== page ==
The following decade brought new adversaries and new impetus for inquiry and innovation. With the 1973 OPEC oil embargo, Americans watched oil-producing Arab states edge the U.S. economy into recession. Washington pushed for energy independence, igniting a new era of research.

Parts of the Atomic Energy Commission, which had supported MacCracken’s work at Livermore, were reorganized into the Energy Research and Development Administration (ERDA), a new agency tasked with fostering energy technologies and investigating their environmental impact. MacCracken wrote to ERDA, urging the study of climate change. In his letter, he notes that while atmospheric concentrations of carbon dioxide “are small in an absolute sense and not a direct threat to man, the range of indirect consequences seems large.” The agency circulated MacCracken’s letter and assembled a blue ribbon workshop to investigate the matter.

“One of the findings at this workshop in the late 70s was indeed that the fundamentals of the science were very clear, and they had actually been identified quite a bit earlier,” said MacCracken. ERDA soon became the Department of Energy, which took up the issue of carbon pollution and its effect on the climate. MacCracken’s concerns had been validated.

The scientist continued his work on climate change throughout his long career and, in 2007, he was recognized for his contribution to the Nobel prize-winning research of the U.N. Intergovernmental Panel on Climate Change. The award hangs in the entrance to his home, above a train set he built for his grandchildren. The significance is hard to miss.

In a career defined by uncertainty — the uncertainty of nuclear war, the uncertainty of fossil fuels, the uncertainty of his grandchildren’s future — the pioneering climate scientist came to a devastating conclusion.

“This is a very risky thing we’re doing,” said MacCracken. “Do we have an absolutely certain way out of it? No, but you got to make a try, because the consequences just look so dire if you don’t, that it just seems unacceptable to pass on to future generations.”

Jeremy Deaton writes about the science, policy, and politics of climate and energy for Nexus Media. You can follow him at @deaton_jeremy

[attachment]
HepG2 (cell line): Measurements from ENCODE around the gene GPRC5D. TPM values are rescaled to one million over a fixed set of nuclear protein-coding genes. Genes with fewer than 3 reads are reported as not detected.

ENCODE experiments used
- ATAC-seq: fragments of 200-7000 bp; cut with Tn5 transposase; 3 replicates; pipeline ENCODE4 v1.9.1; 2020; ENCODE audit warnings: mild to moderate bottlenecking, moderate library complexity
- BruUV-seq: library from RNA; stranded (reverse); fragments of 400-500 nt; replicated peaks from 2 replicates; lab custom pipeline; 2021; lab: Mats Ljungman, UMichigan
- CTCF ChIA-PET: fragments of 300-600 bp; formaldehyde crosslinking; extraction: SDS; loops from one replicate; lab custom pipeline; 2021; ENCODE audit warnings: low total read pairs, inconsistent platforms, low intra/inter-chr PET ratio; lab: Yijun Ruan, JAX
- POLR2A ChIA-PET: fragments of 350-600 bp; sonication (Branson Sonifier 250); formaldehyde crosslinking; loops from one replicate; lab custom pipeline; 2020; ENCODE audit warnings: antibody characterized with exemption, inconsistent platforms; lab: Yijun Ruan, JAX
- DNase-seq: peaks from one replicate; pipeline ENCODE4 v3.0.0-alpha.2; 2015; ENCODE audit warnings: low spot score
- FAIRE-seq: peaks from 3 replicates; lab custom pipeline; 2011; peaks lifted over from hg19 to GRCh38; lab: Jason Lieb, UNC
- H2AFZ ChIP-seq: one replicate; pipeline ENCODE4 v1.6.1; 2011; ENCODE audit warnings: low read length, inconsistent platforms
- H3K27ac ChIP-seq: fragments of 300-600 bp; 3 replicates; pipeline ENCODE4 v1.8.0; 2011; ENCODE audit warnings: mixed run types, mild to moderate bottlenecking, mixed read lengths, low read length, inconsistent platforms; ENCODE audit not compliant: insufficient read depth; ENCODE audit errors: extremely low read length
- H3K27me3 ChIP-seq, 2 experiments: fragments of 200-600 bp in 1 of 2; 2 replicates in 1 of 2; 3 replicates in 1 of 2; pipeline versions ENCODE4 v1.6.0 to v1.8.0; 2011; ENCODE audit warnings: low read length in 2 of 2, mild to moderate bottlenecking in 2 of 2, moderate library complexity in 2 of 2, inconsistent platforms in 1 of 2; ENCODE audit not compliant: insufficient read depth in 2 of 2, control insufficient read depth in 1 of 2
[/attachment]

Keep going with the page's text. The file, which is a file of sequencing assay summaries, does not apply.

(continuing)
Finally, no discussion of early climate change science is complete without mentioning Exxon’s 1970s and 80s research on the issue, where Exxon scientists were actually collaborating and publishing with MacCracken and others on the leading edge of the science.

While I was putting together the video above, I despaired of ever finding good reproductions of MacCracken’s carousel slides, till I found them in Exxon documents from 1982..most underreported story of this or any year.

What Exxon Knew

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To: Brumar89 who wrote (68536)2/13/2016 3:22:53 AM
From: FJB
2 Recommendations   of 83793
Being a Bureaucrat Means Never Having to Say You’re Sorry
100+ Power Line by John Hinderaker

We have covered the Gold King Mine environmental disaster here, here, here and here. Briefly, the EPA and its contractor spilled three million gallons of toxic liquid contaminated with lead, arsenic, cadmium and aluminum into the Animas River. The spill turned the river orange and inflicted environmental damage for many miles downstream:

In response to the spill, the EPA has been uncommunicative and unhelpful to the impacted communities. It has resisted production of documents requested by the Associated Press, among others. There has been no accountability, as EPA Administrator Gina McCarthy has excused her agency’s employees and downplayed the significance of the spill:

We were “very careful.” Contaminants “are flowing too fast to be an immediate health threat.” The river is already “restoring itself” back to pre-spill levels, EPA Administrator Gina McCarthy insisted.

Now, the Denver Post reports that the EPA’s key on-site employee was aware of the precise hazard that gave rise to the spill, and did not accurately describe his knowledge to the press in the aftermath of the spill:

The Environmental Protection Agency employee overseeing work at the Gold King Mine was aware of blowout danger at the site before a massive August wastewater spill, according to a report released Thursday.

The revelation, in findings by congressional Republicans, comes in contrast to the EPA’s claims that the risk was underestimated ahead of excavation at the mine’s collapsed opening. That work ultimately led to the disaster.

Hays Griswold, the agency’s on-scene coordinator, wrote in an October e-mail to other EPA officials that he personally knew the blockage “could be holding back a lot of water and I believe the others in the group knew as well.”

The note provides more indications the EPA probably had knowledge of the potentially looming disaster at the mine long before workers accidentally unleashed 3 million gallons of contaminants.

But that isn’t what Griswold told media after the spill occurred last August:

An EPA internal review released three weeks after the spill, however, said operators believed water inside the Gold King was not very high because of draining at the site and based on seep levels above its opening. Those factors, officials said, made checking pressure seem unnecessary, and it was never done.

Griswold’s e-mail appears directly to contradict those findings and statements he made to The Denver Post in the days after the disaster, when he claimed “nobody expected (the acid water backed up in the mine) to be that high.”

Yet the EPA has walked away from its own three million gallon spill, with no employees suffering meaningful consequences, let alone being criminally prosecuted.

Contrast this with how the federal government has treated Freedom Industries, which was held responsible for a chemical spill in West Virginia. Coincidentally, on the same day when the Denver Post printed the story above, the Department of Justice announced the latest criminal sentencing in connection with the Elk River spill: